Back in Italy, I was in a Book Club. BN (Before Nora), I diligently read my books, although I didn't contribute much to the discussion and more often than not, I was the one bringing wine or a boxed dessert as my food offering, but nevertheless, I loved having a night out with the ladies, a lively discussion about our book, and almost always, the conversation somehow returning to Mad Men, a show I'd not yet watched (but have now started because clearly, I need to be able to intelligently discuss this show). Fast forward to America. We received delivery of our household goods on Friday. It was a long, tiring day. Our arrival time window was 8-9am, so at the hotel, we woke up the baby (naturally, the one morning we have to actually be somewhere, she decided to sleep in) and rushed over to the house. The movers showed up at 10:10. And the first load came off the truck somewhere around 11:30. They left our house at 7pm, and we promptly headed downtown to "treat ourselves." This is a phrase you should all learn, totally stolen from my friend who doesn't like to mentioned by name on the internet. "Treat yourself." It's my new favorite phrase, and I have used it daily since our return. As moving day wore on and on, I began preparing Nathan: "Tonight, we are going out to dinner. And we are treating ourselves. Big time." But by 7pm, we were tired, the baby was tired, and we didn't care where we landed as long as (A) we were sitting, and (B) someone was bringing us food. Somehow, we landed at the local fish shack. For my closest friends and family, you will know that this is the last place to find me "treating myself." Oddly, though, I was the one who suggested stopping when we walked past. In the last few months, I've had too many instances to count when I had an instinct, didn't follow it, and within hours or days learned why I should have listened to my instinct. I'm trying to do better. J.J's Fish Shack dinner was just such a time. We sat, and before we even ordered our food, Nathan saw a man leaving the restaurant and calmly commented, "Look, there's Dr. M-----. I used to have to go see him all the time in Naples for my Africa travel." Imagine a record scratching in my head. I loudly exclaimed, "Dr. M-----!!! Are you kidding! I was in Book Club with his wife. Call him. Call out to him right now!" Sure enough, somehow I completely missed the fact that one of my fellow Book Club members who'd moved just a few months prior had also moved to this area. She walked up shortly thereafter - how wonderful to see a familiar face from Italy!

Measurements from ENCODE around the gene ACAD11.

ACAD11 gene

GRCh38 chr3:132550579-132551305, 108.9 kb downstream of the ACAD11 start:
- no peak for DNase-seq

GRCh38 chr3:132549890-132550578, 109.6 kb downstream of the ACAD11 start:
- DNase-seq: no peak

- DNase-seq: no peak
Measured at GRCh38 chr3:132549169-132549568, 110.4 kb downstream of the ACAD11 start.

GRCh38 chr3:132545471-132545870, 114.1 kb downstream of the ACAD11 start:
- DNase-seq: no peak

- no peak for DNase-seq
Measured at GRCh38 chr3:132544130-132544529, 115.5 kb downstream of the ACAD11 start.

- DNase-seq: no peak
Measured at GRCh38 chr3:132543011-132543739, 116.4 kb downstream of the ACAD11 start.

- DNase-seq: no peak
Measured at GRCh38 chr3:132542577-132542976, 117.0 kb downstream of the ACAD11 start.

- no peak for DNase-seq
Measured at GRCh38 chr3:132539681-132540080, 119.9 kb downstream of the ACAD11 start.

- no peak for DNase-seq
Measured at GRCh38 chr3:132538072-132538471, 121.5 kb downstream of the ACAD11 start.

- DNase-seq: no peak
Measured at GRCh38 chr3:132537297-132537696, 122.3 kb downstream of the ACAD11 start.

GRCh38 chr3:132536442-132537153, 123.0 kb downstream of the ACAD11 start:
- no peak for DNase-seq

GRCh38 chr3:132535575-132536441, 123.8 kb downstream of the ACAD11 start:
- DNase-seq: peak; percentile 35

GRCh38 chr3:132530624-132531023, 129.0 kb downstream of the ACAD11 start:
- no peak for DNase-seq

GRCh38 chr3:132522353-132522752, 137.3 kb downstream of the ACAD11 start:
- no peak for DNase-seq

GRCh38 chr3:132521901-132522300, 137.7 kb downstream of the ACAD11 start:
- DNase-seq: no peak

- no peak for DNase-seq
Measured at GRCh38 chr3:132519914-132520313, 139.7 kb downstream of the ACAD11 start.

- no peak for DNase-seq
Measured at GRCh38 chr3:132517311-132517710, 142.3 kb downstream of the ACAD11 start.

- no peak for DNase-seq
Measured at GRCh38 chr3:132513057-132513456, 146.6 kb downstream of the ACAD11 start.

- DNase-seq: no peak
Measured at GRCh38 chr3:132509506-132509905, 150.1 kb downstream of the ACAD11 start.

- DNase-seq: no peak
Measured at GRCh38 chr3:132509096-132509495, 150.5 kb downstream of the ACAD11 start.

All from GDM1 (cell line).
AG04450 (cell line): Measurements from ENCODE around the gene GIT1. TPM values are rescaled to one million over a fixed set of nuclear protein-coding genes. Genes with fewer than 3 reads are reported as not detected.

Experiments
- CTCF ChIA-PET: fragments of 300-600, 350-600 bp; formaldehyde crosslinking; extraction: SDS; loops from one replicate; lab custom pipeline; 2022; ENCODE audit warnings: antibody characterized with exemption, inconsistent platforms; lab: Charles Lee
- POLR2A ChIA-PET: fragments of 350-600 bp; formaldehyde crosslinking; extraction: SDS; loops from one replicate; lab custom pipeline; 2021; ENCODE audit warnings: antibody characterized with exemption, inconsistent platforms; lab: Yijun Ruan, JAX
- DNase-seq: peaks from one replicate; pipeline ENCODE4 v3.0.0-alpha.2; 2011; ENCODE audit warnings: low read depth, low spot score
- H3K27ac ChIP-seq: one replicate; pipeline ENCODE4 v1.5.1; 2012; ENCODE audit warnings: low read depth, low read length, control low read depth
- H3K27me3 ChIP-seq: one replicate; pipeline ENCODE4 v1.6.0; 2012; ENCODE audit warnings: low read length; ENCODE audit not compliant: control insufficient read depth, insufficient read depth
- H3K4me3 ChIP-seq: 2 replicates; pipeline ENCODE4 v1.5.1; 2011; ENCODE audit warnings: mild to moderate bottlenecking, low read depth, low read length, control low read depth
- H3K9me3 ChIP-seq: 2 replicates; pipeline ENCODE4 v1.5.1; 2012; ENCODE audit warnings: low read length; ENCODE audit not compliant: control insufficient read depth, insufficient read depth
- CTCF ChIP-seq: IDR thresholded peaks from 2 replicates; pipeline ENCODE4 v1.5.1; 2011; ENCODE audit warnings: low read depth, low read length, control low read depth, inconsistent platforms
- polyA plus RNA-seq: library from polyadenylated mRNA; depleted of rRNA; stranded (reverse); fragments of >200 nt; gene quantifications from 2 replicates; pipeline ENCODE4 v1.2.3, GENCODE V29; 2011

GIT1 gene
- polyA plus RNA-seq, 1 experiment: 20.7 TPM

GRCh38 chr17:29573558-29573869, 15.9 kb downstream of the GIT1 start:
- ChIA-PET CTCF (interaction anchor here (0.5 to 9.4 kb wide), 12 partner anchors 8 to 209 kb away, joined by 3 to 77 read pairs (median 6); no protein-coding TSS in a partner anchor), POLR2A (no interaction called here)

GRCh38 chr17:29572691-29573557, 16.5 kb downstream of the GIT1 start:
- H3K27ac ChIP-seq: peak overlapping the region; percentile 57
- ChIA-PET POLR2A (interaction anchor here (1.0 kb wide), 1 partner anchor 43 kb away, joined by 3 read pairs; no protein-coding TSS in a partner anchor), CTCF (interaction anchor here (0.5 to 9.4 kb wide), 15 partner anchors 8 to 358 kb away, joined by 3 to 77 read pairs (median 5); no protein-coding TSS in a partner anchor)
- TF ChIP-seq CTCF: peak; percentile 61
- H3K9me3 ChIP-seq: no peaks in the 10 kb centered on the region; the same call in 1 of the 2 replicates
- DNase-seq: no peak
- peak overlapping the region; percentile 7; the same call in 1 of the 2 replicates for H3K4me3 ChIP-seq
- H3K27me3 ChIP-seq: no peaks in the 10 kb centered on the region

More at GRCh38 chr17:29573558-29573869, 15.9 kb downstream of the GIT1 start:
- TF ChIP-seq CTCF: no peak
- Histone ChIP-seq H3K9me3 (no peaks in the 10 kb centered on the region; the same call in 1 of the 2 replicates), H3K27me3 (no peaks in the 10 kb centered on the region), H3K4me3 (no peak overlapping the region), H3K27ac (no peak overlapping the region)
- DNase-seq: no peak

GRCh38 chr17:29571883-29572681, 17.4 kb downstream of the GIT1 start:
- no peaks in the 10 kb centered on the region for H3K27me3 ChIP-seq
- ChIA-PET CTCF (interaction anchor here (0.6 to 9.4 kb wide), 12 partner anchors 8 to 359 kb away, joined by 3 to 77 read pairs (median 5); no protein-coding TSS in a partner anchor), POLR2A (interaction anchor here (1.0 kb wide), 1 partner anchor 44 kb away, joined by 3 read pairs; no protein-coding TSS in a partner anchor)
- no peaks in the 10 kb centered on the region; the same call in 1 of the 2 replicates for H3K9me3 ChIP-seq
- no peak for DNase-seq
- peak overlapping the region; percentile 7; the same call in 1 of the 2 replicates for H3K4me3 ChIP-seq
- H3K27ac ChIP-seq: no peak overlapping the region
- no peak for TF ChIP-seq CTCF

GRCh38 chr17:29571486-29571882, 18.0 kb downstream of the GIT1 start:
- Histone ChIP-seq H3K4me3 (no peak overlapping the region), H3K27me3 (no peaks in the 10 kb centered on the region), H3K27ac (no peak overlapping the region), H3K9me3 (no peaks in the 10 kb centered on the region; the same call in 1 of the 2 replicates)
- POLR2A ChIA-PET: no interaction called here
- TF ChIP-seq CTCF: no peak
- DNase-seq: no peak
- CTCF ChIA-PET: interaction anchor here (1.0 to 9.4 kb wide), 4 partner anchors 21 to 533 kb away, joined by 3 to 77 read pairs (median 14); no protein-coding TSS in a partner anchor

In other Italian news on the home front, we broke down tonight and went to one of the two, local, Italian restaurants. One is super fancy and is right along the line of "treating yourself." The other has red and white checked tablecloths. We decided tonight was only a normal night, so we went to the less fancy of the two. And now I am completely certain that I do indeed love the American version of Italian food. Which resembles Italian food not at all. For example, we had as an appetizer a melted cheese concoction of gorgonzola and garlic with almonds throughout and served with small toasts. While this was so delicious, it in no way resembled any food I ate in any region of Italy. For our meal, we both had pastas in very heavy, cream sauces, which mostly just reminded us of something one of the local Neapolitans said to us shortly after our arrival in Italy, when we were discussing Italian food. "Who is this Alfredo all you Americans talk about?" And sure enough, an alfredo sauce is virtually non-existent. A cream sauce is sometimes possible, but a cream sauce in Italy is wildly different (much lighter - not nearly as much butter and the cream available is quite different) than what we find in Italian restaurants in the U.S. Regardless, I LOVE the American version of Italian food. I'm just not sure I can ever call these types of restaurants "Italian" with a straight face. Which really makes me wonder about the other ethnic restaurants I love. But in the end, I don't actually care how much or how little a restaurant's food resembles the nationality it claims. As long as the food is good and the experience is enjoyable...and I don't have to wash any dishes at the end...I'm happy.